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 Honda - CB K2 à K5
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Honda D2-492-14-13
Photo ou archives :

Capacity : 750
Model : CB K2 à K5
Production : 1972 - 1974
Category : (R) Street Bike


CB 750 K2 – 1972

A gamble that paid off

If you had to sum up the history of the contemporary motorcycle in a single model, the Honda 750 would be the ideal candidate. Still passing through a long period of crisis, most motorcycle factories around the world were in desperate straits, only surviving by face-lifting their old models. The Japanese, on the other hand, continued their irresistible expansion with a clearly defined marketing strategy, the will to succeed, and ample means to invest, which brought rich returns.

A New Role for the Motorcycle

Soichiro Honda's stroke of genius was this fabulous 750, though its launch in 1968 was in fact an immense gamble. The utility motorcycle was in the process of disappearing, supplanted by increasingly affordable automobiles. Sports motorcycles, which only appealed to an elite clique of enthusiasts, represented a rapidly-shrinking sector with an often negative image. Unfazed, Honda applied the latest technology to invent a new style: the leisure motorcycle. Ignoring the diehards, the 750 Honda had all the right features to attract a wider public who wanted to get away from it all. Four cylinders gave the 750 a macho image yet it was a clean, reliable, enjoyable motorcycle.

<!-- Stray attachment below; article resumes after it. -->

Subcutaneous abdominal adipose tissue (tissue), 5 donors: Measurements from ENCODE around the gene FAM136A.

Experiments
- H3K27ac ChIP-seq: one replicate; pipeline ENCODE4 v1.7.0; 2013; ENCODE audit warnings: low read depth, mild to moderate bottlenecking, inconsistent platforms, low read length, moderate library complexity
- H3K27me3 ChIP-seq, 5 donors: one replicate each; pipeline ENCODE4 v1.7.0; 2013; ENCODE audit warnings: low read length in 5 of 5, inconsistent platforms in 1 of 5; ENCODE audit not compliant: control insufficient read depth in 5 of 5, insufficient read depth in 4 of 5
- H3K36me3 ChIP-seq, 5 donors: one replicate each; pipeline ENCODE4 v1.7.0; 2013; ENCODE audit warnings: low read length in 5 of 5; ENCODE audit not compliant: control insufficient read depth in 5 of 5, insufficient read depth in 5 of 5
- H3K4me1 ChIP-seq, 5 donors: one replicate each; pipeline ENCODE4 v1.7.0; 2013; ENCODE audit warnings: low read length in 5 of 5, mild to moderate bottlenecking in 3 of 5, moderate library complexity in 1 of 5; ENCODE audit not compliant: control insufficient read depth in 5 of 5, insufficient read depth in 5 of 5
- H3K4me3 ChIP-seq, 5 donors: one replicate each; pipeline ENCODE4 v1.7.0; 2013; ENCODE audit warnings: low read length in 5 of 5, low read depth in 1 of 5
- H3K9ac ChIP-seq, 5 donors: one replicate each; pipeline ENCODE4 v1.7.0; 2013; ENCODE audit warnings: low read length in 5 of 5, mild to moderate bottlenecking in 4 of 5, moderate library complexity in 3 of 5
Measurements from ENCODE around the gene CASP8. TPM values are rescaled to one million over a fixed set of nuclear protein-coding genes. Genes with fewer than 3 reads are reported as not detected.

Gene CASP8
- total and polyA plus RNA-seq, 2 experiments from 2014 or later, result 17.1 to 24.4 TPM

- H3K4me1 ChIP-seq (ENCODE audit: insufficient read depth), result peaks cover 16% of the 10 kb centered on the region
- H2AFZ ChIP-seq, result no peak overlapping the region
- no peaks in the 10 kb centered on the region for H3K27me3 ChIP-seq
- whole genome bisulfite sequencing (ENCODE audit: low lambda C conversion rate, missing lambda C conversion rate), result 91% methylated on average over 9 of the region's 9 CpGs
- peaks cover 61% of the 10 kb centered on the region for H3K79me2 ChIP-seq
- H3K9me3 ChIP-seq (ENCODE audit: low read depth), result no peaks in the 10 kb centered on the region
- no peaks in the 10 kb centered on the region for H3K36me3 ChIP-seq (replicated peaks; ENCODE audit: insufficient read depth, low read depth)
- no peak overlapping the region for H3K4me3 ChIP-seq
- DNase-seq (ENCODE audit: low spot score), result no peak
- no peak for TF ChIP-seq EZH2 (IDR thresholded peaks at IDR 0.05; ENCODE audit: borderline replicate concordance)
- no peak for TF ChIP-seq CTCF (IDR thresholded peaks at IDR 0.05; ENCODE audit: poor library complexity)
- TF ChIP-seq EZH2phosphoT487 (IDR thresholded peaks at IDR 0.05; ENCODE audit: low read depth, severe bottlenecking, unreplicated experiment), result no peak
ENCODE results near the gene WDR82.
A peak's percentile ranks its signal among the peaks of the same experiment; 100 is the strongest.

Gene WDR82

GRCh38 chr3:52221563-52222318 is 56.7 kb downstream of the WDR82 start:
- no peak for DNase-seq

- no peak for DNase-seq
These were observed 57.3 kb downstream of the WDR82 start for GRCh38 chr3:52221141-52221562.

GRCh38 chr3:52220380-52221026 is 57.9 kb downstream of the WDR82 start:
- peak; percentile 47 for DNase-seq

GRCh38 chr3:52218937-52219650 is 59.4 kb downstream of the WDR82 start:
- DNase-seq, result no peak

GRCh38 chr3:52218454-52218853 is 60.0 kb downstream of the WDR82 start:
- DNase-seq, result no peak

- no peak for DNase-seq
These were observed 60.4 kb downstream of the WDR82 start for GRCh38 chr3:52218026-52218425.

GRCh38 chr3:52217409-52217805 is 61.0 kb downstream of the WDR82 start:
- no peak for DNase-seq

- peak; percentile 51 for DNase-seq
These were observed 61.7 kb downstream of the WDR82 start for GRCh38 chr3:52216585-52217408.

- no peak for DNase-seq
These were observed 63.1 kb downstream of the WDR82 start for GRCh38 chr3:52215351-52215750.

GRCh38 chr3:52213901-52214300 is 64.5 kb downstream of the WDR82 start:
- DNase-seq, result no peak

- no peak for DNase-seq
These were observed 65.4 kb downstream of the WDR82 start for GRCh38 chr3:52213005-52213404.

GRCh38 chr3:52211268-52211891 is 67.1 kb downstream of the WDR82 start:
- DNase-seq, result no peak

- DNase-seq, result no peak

Unprecedented Success

Its success was unprecedented, from the KO to the single-overhead-camshaft version, the F2 of 1978. The 1972 version of the K2, recognizable by a panel of warning lights behind the speed and tachometer dials, was followed some three years by the K6.


Engine: 763cc (61x63 mm) air-cooled foucylinder four-stroke; dry-sump lubrication

Power Rating: 67 hp @ 8000 rpm

Valves: overhead camshaft

Fuel System: four 28mm carburetors

Transmission: 5-speed; final drive by chain

Suspension: telescopic fork (front); swinging fork (rear)

Brakes: disk (front); drum (rear)

Wheels: 3.25x19 inch (front); 4.00x18 inch (rear)

Weight: 242 lb

Maximum Speed: 117 mph

Four cylinders and a disk brake: it was a formula that would revolutinize the motorcycling world.

Motorcycle encyclopedia Moto Passion, realised by François-Marie Dumas, include almost 2000 photos presented with an exhaustive history of the motorcycles exhibited.

This unique collection has been realised with the participation of many specialists. With many thanks in particular to Yves Campion, Michael Dregni, Didier Ganneau, Jean Goyard, Helmut Krackowizer, Michel Montange, Christian Rey, Bernard Salvat, Mick Woollett, etc

One can order here

  • Original cards on paper (in french)
  • High resolution scans or original documents presented and signed with my name.

Please contact me at info@moto-collection.org for conditions and copyright.

© Tous droits réservés
François-Marie Dumas

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